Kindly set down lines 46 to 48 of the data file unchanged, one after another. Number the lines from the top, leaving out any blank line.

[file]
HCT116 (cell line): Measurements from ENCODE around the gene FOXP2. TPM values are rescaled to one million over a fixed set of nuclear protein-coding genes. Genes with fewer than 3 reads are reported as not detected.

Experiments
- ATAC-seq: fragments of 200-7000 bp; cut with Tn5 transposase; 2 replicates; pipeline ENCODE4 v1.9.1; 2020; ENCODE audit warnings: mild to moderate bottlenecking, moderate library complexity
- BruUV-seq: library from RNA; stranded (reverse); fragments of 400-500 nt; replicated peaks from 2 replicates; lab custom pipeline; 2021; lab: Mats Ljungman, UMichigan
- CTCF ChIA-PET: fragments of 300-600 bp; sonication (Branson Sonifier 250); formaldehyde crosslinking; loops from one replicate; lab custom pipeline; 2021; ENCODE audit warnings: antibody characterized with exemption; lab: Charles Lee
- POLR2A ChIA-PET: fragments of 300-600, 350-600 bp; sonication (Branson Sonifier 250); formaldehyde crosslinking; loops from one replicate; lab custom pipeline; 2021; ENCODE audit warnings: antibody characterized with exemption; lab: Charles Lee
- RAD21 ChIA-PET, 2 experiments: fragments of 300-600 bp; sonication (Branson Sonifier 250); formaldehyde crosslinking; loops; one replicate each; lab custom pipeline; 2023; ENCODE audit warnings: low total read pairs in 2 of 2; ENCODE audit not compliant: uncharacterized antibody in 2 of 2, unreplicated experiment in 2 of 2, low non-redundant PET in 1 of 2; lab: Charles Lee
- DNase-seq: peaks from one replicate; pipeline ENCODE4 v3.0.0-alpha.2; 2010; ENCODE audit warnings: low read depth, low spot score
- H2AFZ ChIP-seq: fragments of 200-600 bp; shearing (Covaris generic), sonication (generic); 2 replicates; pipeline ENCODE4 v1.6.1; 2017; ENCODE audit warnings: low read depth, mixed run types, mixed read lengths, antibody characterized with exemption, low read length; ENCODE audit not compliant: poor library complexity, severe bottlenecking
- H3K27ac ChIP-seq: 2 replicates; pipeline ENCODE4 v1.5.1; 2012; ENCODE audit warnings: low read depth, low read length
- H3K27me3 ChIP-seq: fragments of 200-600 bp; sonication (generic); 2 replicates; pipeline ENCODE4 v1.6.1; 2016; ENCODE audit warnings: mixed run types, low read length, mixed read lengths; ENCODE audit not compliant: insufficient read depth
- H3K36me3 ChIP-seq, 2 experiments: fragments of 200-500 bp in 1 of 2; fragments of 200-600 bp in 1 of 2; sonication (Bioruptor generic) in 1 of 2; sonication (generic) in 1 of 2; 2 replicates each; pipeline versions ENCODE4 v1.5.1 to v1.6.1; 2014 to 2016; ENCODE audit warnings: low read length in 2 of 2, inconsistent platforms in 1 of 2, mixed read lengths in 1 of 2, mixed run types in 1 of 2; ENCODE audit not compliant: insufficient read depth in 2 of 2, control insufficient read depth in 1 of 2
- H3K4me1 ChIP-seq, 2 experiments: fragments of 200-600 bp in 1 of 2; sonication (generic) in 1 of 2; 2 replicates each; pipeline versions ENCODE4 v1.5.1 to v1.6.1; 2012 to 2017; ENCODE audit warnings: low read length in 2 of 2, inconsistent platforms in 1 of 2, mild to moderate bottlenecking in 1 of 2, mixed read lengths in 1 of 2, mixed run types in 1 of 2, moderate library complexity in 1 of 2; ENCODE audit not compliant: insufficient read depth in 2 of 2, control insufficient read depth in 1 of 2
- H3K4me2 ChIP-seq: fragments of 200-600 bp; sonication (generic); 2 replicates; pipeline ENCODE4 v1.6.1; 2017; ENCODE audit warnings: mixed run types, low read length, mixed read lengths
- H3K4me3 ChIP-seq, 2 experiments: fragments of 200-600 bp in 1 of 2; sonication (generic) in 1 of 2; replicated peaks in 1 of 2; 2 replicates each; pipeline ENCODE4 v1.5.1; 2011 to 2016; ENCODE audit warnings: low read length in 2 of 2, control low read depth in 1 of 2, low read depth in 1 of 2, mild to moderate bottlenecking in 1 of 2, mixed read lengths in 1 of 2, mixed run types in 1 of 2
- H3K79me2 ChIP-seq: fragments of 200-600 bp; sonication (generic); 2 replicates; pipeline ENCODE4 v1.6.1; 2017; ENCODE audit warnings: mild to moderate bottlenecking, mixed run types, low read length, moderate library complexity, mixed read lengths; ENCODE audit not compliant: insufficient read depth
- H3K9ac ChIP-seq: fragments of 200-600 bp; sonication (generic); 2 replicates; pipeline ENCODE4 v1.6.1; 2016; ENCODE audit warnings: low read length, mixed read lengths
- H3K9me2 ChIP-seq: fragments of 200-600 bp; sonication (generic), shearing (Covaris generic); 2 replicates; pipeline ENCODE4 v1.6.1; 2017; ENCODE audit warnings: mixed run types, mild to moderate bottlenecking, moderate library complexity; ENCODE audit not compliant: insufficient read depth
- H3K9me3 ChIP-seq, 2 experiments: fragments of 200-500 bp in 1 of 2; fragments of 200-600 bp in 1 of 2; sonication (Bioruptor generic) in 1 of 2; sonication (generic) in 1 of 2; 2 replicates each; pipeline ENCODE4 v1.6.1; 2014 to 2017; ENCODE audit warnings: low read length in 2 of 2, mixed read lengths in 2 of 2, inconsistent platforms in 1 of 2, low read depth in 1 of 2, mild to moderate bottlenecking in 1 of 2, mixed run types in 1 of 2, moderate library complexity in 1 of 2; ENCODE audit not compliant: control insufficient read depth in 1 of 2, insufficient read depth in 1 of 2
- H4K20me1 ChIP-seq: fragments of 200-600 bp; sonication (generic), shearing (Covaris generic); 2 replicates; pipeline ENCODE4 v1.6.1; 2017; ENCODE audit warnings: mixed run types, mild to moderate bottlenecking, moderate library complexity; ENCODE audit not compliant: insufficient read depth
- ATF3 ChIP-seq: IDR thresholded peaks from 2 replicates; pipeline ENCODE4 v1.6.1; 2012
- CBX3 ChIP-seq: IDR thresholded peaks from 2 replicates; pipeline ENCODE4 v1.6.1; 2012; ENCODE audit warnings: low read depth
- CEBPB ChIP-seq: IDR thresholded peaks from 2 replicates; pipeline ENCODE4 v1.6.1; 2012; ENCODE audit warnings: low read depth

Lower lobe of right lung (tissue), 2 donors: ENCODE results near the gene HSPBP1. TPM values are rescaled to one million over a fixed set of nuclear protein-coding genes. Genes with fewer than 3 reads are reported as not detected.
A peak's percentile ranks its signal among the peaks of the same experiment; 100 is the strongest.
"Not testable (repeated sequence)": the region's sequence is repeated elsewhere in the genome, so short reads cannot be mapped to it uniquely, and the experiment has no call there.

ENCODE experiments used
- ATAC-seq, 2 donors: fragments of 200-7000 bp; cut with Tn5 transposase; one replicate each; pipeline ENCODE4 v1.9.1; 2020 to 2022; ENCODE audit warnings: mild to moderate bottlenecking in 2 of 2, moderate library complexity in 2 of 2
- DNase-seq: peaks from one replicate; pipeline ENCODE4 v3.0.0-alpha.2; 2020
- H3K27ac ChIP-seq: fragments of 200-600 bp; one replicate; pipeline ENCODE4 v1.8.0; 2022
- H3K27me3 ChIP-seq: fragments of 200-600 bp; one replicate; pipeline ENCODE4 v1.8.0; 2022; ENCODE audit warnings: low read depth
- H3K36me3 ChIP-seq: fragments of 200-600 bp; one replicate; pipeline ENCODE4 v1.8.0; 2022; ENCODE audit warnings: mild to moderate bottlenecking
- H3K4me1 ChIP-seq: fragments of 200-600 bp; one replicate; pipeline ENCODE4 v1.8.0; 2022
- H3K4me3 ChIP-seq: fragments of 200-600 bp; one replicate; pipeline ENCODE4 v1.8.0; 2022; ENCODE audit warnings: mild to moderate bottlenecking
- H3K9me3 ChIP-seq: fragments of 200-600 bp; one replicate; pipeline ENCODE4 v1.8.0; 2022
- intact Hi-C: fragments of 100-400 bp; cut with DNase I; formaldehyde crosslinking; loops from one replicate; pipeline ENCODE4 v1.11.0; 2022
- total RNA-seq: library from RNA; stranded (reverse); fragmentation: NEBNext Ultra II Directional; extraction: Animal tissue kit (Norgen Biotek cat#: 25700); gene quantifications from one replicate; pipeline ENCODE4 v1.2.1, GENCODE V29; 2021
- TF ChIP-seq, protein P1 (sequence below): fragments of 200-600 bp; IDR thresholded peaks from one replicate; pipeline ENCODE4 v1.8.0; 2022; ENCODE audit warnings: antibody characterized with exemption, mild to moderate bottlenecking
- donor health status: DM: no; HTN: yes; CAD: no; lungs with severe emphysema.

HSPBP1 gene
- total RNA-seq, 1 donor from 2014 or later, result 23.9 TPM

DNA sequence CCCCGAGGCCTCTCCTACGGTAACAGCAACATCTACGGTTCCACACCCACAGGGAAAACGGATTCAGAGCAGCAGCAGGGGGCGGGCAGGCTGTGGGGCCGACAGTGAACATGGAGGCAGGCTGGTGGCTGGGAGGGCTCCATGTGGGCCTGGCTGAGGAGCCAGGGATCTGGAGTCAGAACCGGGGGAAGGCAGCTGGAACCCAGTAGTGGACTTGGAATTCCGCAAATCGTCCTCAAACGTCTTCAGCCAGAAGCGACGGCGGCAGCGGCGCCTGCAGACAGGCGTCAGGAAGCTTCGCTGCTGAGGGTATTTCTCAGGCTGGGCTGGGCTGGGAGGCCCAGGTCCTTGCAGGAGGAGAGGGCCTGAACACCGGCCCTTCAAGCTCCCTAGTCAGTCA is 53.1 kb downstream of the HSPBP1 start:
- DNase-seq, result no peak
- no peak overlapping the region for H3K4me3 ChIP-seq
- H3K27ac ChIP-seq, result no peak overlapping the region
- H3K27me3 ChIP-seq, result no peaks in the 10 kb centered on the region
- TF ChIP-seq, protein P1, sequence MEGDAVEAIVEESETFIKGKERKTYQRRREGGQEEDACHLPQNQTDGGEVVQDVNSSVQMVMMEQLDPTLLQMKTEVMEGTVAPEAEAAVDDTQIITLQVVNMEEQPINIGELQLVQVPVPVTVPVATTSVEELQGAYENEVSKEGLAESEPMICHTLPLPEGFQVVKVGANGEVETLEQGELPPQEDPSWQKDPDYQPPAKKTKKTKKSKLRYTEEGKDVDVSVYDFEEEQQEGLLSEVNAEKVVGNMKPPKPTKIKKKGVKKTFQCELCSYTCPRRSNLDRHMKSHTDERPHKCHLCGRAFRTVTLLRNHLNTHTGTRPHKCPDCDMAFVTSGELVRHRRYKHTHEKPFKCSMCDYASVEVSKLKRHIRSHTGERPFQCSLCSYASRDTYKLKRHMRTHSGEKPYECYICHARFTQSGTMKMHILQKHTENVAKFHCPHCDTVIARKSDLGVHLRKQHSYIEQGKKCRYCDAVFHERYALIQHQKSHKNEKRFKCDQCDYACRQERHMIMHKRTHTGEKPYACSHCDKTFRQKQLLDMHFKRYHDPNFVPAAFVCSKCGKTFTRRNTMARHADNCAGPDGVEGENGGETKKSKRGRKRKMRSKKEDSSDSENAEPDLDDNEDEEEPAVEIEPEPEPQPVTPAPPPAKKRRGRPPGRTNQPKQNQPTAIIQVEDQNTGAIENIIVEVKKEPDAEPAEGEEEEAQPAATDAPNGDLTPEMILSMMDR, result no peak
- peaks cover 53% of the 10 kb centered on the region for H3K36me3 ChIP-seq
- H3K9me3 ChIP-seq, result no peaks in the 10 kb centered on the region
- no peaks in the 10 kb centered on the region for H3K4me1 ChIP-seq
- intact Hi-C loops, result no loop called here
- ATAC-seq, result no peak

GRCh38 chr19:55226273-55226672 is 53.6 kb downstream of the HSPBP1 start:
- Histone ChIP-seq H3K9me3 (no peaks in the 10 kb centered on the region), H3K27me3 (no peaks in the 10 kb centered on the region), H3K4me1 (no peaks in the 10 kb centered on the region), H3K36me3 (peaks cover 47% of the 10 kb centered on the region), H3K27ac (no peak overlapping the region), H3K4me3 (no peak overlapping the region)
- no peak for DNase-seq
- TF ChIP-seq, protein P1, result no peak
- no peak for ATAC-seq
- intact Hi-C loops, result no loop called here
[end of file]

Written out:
- H3K27me3 ChIP-seq, result no peaks in the 10 kb centered on the region
- TF ChIP-seq, protein P1, sequence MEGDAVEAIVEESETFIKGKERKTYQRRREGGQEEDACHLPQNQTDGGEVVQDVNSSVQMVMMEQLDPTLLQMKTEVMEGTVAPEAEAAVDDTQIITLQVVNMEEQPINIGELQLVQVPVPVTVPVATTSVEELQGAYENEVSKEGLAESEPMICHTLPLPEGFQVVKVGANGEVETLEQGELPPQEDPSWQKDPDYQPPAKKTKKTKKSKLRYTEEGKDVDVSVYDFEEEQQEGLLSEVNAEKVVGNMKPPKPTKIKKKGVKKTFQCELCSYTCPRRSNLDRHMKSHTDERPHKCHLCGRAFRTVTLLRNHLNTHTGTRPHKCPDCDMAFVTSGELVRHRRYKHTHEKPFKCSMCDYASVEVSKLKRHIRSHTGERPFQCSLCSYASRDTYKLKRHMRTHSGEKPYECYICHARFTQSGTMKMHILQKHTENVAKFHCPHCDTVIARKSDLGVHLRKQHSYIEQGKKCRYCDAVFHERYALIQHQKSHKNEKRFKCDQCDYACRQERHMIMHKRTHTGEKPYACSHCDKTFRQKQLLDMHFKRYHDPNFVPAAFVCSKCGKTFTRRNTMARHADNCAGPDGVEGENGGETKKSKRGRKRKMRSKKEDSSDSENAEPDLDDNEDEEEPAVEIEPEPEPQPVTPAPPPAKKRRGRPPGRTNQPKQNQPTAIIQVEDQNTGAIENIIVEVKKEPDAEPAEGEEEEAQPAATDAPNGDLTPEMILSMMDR, result no peak
- peaks cover 53% of the 10 kb centered on the region for H3K36me3 ChIP-seq